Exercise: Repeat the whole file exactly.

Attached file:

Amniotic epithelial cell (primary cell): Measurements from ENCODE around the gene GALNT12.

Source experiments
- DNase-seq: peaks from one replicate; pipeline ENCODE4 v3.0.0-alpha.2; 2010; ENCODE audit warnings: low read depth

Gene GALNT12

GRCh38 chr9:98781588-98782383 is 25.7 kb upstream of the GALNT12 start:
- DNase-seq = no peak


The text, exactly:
Amniotic epithelial cell (primary cell): Measurements from ENCODE around the gene GALNT12.

Source experiments
- DNase-seq: peaks from one replicate; pipeline ENCODE4 v3.0.0-alpha.2; 2010; ENCODE audit warnings: low read depth

Gene GALNT12

GRCh38 chr9:98781588-98782383 is 25.7 kb upstream of the GALNT12 start:
- DNase-seq = no peak